A wigwam for a goose's bridle

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A wigwam for a goose's bridle is a phrase, meaning something absurd or a nonsense object, or latterly "none of your business". It is an old English phrase from the United Kingdom which later found particular favour in Australia, where its first recorded use is in 1917,[1] and also in New Zealand.[2]

UK origins[edit]

An early recorded use is found in an 1836 magazine article, where the phrase is used by an English sailor whose ship was berthed in Calcutta.[3]

Originally, the phrase was "a whim-wham for a goose's bridle", with "whim-wham" a word meaning "a fanciful or fantastic object". The phrase was deliberately absurd as a goose would never wear a bridle. Folk etymology converted the word "whim-wham"—a word that was no longer much used—to "wigwam", an Ojibwa word for a domed single-room dwelling used by Native Americans. This change retained the phrase's absurd meaning and sense.[4]

Australian use[edit]

In Australia, a common usage is in response to an inquiry such as Q. "What are you making?", A. "A wigwam for a goose's bridle".[5] The rejoinder was a code for "Mind your own business" and children acquired this pragmatic knowledge after repeated discourse with their parents ended with this response.[6] It was a common family saying.[7]

It may have had popular colonial Australian and New Zealand usage due to Chinese immigrants by reference to an Asian geese/duck flock management practice. Many Australian towns had Chinese market gardeners in the late 1800s and early 1900s. A long pole or wand was used to guide a bird, or flock, by tapping the wing while in transit. Hence a wing wand that perhaps became later derivatives, wing wong or wig wam. An additional piece of cloth or similar lure was also tied on the end of the wand to assist in controlling the flock. A long string attached to a bridle was used to train a leader bird, similar to a Judas cow/sheep, to be able to take a flock to a field or waterhole to graze/swim daily. The method is still used today in traditional areas of rural China and SE Asia with ducks and geese.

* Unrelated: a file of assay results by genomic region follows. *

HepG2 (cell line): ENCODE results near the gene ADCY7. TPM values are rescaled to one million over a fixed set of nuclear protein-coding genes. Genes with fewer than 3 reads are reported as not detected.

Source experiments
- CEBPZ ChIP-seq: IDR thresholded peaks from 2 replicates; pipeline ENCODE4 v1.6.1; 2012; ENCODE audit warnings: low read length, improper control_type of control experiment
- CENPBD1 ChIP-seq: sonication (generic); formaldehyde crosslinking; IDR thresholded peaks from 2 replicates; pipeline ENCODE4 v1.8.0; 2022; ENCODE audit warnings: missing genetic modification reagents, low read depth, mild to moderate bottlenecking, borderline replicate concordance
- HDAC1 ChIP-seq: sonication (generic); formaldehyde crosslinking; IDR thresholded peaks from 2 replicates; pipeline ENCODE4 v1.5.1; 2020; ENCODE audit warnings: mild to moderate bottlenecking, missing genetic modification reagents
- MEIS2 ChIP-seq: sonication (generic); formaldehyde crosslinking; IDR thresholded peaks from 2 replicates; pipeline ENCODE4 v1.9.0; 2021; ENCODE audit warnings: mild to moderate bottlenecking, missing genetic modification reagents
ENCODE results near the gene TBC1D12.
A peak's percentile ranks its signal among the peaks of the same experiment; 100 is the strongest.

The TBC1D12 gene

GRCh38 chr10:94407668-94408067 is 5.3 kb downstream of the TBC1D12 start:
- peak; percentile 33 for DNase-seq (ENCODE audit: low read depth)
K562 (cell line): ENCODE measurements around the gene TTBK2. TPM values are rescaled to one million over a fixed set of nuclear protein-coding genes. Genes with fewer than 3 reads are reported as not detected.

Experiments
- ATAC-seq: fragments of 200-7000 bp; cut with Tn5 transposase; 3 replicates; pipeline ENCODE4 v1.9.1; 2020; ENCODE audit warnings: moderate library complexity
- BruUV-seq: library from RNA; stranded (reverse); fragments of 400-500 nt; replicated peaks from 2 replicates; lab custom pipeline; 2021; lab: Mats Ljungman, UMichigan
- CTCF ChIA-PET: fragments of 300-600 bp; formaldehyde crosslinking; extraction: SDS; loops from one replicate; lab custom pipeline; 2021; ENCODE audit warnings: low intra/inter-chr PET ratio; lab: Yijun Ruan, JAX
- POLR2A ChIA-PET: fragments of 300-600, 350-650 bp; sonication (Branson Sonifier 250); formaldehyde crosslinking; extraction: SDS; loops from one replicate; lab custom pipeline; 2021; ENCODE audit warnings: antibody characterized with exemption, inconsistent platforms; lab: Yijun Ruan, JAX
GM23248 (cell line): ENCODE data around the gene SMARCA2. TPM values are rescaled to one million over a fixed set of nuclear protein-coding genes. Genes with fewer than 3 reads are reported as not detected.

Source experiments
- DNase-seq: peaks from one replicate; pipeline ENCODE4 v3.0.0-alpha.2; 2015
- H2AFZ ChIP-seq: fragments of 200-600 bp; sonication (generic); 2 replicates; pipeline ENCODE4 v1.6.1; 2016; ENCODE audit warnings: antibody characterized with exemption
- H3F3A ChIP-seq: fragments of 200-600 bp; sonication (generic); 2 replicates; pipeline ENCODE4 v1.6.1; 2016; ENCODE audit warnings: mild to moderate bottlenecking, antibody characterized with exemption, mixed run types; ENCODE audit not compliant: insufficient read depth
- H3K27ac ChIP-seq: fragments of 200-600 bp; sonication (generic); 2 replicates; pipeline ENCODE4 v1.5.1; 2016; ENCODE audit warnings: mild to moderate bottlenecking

The phrase is believed to be less popular than it once was.[8]

Other variations of the phrase[edit]

  • "Whim wham for ducks to sit on." (Stated by a woman of English heritage, first of six born (1907) in the US, in Rocks Springs, Wyoming)[citation needed]
  • "Whim whams to wind the sun up." (Said by an Englishman of Chester, Cheshire in the years 1930–1940)[citation needed]

References[edit]

  1. ^ "Archived copy". Archived from the original on 25 May 2017. Retrieved 30 April 2017.CS1 maint: archived copy as title (link)
  2. ^ "Tony Beyer". Manukau in Poetry. Manukau Libraries. Archived from the original on 14 October 2008. Retrieved 13 June 2008.
  3. ^ Walsh, Robert; Eliakim Littell; John Jay Smith (2005) [1836]. "Scene in Calcutta". Museum of Foreign Literature, Science and Art. Philadelphia: E Little. p. 590. First published in The New Monthly Magazine
  4. ^ Ludowyk, Frederick. "All my eye and Betty Martin! The folk etymology of some popular idioms". OzWords. Australian National University : Australian National Dictionary Centre (October 1996). Archived from the original on 11 October 2008. Retrieved 13 June 2008.
  5. ^ Seal, Graham (1999). The Lingo: Listening to Australian English. UNSW Press. p. 107. ISBN 978-0-86840-680-0. Retrieved 13 June 2008.
  6. ^ Wajnryb, Ruth (2008). Cheerio Tom, Dick and Harry: Despatches from the Hospice of Fading Words. Allen & Unwin. p. 79. ISBN 978-1-74114-993-7. Retrieved 13 June 2008.
  7. ^ "Fish Trout: Children's Folklore". National Library of Australia. Archived from the original on 23 July 2008. Retrieved 13 June 2008.
  8. ^ Chesterton, Ray (9 October 2006). "Aussie lingo facing extinction". News Ltd. Retrieved 13 June 2008.[dead link]